I have some demos that I downloaded and they come with a Makefile.win and a Makefile.sgi. How can I run these in Windows to compile the demos?

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    I should mention that I'm more of a Linux person but I need to use Windows right now, so I'm a little clueless. – Kim Mar 28 '10 at 8:13
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    Very clear guide is given here – Sherzod Mar 4 at 6:04

12 Answers 12


If you have Visual Studio, run the Visual Studio Command prompt from the Start menu, change to the directory containing Makefile.win and type this:

nmake -f Makefile.win

You can also use the normal command prompt and run vsvars32.bat (c:\Program Files (x86)\Microsoft Visual Studio 9.0\Common7\Tools for VS2008). This will set up the environment to run nmake and find the compiler tools.

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    How do I run the visual studio command prompt from the start menu? – Kim Mar 28 '10 at 7:54
  • Alright I figured it out. But of course it wouldn't compile because of errors. Just my luck. Thanks though. – Kim Mar 28 '10 at 8:20
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    For those with VS2012, the command prompt is called "Developer Command Prompt for VS2012". Start--> Search--> "command" is how I found it. – undeniablyrob Apr 17 '13 at 20:41
  • @NSD: You can try other "make"s, but such files are usually written against nmake's dialect and with the assumption that VS is installed and on the path. You might find that the free VS Express suffices. – Marcelo Cantos Jun 6 '13 at 21:01
  • @MarceloCantos I am a noob to Linux and Making. What if I have .am and .mk file. I don't have any .win file. I am trying to make wget, btw. – Cheeku Jun 11 '13 at 11:04

Check out cygwin, a Unix alike environment for Windows

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    cygwin worked well for me!. I just had to check, during installation, some packages in Devel : 'make' and also 'gcc' as explained here. – Damien Leroux Apr 16 '16 at 15:09
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    I also recommend to install cygwin using chocolatey, so the command to get make is this: choco install make --source=cygwin – zygimantus May 21 '18 at 13:15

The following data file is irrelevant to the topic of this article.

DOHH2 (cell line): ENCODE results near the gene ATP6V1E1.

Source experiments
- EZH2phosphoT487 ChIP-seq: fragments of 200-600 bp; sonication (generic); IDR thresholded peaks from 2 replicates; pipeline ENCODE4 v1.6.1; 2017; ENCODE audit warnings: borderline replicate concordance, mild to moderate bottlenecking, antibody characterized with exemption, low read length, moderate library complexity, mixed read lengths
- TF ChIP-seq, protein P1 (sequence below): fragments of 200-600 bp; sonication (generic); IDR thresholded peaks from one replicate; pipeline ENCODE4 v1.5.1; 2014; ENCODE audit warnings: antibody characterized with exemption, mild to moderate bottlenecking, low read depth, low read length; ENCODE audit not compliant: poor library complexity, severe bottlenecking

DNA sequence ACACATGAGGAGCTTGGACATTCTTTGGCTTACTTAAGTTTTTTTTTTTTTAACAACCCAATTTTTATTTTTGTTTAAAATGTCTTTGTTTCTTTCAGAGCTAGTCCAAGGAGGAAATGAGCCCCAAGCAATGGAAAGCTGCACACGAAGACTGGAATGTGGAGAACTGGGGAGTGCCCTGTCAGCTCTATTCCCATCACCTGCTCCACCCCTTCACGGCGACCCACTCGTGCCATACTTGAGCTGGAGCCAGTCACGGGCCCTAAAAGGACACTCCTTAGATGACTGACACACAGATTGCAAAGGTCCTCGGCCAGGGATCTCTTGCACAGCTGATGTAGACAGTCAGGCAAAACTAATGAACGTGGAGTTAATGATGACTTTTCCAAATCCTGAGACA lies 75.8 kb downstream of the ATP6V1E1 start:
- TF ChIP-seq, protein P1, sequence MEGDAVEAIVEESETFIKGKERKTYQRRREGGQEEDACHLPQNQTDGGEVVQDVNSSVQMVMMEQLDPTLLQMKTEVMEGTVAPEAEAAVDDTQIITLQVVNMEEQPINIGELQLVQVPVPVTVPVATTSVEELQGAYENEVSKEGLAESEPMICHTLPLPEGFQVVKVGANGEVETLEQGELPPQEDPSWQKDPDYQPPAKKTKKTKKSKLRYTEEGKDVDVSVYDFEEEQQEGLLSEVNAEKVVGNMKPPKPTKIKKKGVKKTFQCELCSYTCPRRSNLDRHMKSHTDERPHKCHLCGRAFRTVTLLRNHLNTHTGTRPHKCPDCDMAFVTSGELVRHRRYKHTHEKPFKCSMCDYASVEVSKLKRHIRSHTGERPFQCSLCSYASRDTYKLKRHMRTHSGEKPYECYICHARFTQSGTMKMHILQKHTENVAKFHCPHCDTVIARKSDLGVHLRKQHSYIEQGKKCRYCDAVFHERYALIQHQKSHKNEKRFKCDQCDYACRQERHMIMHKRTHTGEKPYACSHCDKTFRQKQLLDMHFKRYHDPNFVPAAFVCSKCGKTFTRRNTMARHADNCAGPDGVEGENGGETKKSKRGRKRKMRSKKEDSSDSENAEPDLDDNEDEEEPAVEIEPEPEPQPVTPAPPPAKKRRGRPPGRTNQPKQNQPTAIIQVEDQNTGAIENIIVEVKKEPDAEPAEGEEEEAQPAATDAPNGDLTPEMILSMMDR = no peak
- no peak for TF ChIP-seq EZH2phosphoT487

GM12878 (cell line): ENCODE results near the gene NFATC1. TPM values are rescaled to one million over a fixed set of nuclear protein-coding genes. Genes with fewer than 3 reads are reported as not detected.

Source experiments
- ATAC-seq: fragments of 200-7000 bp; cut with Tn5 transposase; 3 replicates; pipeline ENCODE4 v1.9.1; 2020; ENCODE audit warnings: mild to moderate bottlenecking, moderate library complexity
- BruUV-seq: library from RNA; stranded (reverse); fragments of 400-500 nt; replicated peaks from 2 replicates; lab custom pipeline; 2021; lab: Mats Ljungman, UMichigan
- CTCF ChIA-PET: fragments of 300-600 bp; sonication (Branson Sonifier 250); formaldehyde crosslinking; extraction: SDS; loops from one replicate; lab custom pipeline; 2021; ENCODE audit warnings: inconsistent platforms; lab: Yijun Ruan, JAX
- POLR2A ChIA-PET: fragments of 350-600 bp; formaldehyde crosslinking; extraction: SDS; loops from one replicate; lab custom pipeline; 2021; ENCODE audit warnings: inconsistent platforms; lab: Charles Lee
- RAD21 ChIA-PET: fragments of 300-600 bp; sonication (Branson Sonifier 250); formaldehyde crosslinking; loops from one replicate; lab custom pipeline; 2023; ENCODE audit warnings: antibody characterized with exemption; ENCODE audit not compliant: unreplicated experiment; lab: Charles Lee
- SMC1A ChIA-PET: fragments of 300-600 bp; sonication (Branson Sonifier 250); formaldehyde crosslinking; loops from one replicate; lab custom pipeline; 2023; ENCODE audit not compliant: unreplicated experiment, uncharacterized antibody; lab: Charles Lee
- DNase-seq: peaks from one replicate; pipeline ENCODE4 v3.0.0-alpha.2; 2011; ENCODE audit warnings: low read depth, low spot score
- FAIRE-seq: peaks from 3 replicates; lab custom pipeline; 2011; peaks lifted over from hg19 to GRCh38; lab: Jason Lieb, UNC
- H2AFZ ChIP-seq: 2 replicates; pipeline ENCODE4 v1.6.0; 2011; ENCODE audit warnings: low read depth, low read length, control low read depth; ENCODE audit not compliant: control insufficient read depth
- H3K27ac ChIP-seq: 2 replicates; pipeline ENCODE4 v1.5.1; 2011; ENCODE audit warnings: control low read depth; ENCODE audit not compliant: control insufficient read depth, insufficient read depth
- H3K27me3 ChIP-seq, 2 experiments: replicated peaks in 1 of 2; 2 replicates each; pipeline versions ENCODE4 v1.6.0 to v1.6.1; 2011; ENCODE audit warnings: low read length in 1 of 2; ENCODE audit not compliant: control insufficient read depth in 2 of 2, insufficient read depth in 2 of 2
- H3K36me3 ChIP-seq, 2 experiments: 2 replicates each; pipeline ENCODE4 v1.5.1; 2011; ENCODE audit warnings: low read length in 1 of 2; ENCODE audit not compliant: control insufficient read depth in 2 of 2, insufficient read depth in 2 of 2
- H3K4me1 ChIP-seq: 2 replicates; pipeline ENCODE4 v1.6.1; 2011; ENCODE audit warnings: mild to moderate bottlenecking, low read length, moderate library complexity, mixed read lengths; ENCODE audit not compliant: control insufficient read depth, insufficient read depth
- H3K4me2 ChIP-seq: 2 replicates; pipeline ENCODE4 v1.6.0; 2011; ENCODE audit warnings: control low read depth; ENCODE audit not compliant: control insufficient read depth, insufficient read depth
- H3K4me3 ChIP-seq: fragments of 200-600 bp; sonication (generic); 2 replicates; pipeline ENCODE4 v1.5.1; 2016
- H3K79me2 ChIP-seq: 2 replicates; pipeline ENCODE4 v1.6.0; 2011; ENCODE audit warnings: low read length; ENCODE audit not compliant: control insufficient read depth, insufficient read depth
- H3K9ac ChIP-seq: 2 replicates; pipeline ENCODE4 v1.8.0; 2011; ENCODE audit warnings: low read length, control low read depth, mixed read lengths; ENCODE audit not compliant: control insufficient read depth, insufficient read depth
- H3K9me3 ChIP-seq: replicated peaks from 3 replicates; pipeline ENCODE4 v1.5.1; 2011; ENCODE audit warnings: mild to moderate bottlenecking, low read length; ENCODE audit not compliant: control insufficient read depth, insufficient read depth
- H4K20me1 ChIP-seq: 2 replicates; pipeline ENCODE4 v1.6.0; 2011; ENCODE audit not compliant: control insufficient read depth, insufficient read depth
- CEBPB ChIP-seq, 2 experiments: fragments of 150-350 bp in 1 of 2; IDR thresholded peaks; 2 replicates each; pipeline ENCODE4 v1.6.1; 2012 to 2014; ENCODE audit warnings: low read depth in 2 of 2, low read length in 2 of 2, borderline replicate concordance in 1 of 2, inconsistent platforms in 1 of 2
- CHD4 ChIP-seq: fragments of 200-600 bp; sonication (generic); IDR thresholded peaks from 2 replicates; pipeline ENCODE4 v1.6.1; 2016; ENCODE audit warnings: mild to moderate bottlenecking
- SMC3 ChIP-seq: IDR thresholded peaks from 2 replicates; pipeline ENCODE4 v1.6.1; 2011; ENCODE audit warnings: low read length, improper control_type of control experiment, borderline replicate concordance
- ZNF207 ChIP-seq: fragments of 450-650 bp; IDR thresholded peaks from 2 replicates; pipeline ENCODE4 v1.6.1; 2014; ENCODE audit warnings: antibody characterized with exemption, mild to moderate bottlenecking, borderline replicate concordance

• after I installed with choco, how can I add it to my command shell? there is a path to be added? – XaBerr Aug 21 '18 at 20:25
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    In case you installed it with choco, then add this line (witought quotation marks) to your path variable in the system variables "C:\tools\cygwin\bin" – Ali.Ghodrat Nov 1 '18 at 13:08

Check out GnuWin's make, which provides a native port for Windows (without requiring a full runtime environment like Cygwin)

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    In addition, please add "C:\Program Files (x86)\GnuWin32\bin" to your system PATH. – ccy Oct 6 '18 at 7:16

Here is my quick and temporary way to run a Makefile

  • download make from SourceForge: gnuwin32
  • install it
  • go to the install folder

C:\Program Files (x86)\GnuWin32\bin

  • copy the all files in the bin to the folder that contains Makefile

libiconv2.dll libintl3.dll make.exe

  • open the cmd (you can do it with right click with shift) in the folder that contains Makefile and run



Plus, you can add arguments after the command, such as

make.exe skel

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    It's probably better to add bin directory to PATH environment variable. This will make make.exe available from anywhere. – Yukulélé Jul 21 '18 at 21:09